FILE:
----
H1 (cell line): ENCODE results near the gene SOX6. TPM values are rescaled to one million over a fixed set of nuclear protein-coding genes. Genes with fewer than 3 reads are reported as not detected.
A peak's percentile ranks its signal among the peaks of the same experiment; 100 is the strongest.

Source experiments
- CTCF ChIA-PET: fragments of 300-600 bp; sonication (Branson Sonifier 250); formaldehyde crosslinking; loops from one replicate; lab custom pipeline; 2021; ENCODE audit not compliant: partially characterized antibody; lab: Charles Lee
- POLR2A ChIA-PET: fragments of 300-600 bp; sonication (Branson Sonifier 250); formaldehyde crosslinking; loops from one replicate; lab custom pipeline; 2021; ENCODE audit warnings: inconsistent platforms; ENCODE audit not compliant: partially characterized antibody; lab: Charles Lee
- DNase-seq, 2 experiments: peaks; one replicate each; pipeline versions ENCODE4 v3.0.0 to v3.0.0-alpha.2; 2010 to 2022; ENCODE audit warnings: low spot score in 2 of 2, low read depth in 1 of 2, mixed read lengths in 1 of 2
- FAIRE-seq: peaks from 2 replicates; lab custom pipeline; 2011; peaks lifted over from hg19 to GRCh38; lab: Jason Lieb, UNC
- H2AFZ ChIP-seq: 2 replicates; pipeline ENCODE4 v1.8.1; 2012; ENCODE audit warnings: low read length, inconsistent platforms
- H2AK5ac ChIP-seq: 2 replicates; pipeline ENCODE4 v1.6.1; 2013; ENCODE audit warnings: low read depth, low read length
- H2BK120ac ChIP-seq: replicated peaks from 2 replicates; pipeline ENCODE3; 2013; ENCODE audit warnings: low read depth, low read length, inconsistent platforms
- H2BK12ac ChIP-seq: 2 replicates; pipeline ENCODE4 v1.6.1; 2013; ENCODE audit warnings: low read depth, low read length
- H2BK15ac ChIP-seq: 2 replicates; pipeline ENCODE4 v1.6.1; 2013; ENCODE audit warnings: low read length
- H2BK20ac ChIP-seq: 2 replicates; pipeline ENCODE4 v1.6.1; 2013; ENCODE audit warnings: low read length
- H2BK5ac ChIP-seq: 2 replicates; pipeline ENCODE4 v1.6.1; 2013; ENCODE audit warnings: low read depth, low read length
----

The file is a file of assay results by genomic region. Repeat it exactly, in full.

H1 (cell line): ENCODE results near the gene SOX6. TPM values are rescaled to one million over a fixed set of nuclear protein-coding genes. Genes with fewer than 3 reads are reported as not detected.
A peak's percentile ranks its signal among the peaks of the same experiment; 100 is the strongest.

Source experiments
- CTCF ChIA-PET: fragments of 300-600 bp; sonication (Branson Sonifier 250); formaldehyde crosslinking; loops from one replicate; lab custom pipeline; 2021; ENCODE audit not compliant: partially characterized antibody; lab: Charles Lee
- POLR2A ChIA-PET: fragments of 300-600 bp; sonication (Branson Sonifier 250); formaldehyde crosslinking; loops from one replicate; lab custom pipeline; 2021; ENCODE audit warnings: inconsistent platforms; ENCODE audit not compliant: partially characterized antibody; lab: Charles Lee
- DNase-seq, 2 experiments: peaks; one replicate each; pipeline versions ENCODE4 v3.0.0 to v3.0.0-alpha.2; 2010 to 2022; ENCODE audit warnings: low spot score in 2 of 2, low read depth in 1 of 2, mixed read lengths in 1 of 2
- FAIRE-seq: peaks from 2 replicates; lab custom pipeline; 2011; peaks lifted over from hg19 to GRCh38; lab: Jason Lieb, UNC
- H2AFZ ChIP-seq: 2 replicates; pipeline ENCODE4 v1.8.1; 2012; ENCODE audit warnings: low read length, inconsistent platforms
- H2AK5ac ChIP-seq: 2 replicates; pipeline ENCODE4 v1.6.1; 2013; ENCODE audit warnings: low read depth, low read length
- H2BK120ac ChIP-seq: replicated peaks from 2 replicates; pipeline ENCODE3; 2013; ENCODE audit warnings: low read depth, low read length, inconsistent platforms
- H2BK12ac ChIP-seq: 2 replicates; pipeline ENCODE4 v1.6.1; 2013; ENCODE audit warnings: low read depth, low read length
- H2BK15ac ChIP-seq: 2 replicates; pipeline ENCODE4 v1.6.1; 2013; ENCODE audit warnings: low read length
- H2BK20ac ChIP-seq: 2 replicates; pipeline ENCODE4 v1.6.1; 2013; ENCODE audit warnings: low read length
- H2BK5ac ChIP-seq: 2 replicates; pipeline ENCODE4 v1.6.1; 2013; ENCODE audit warnings: low read depth, low read length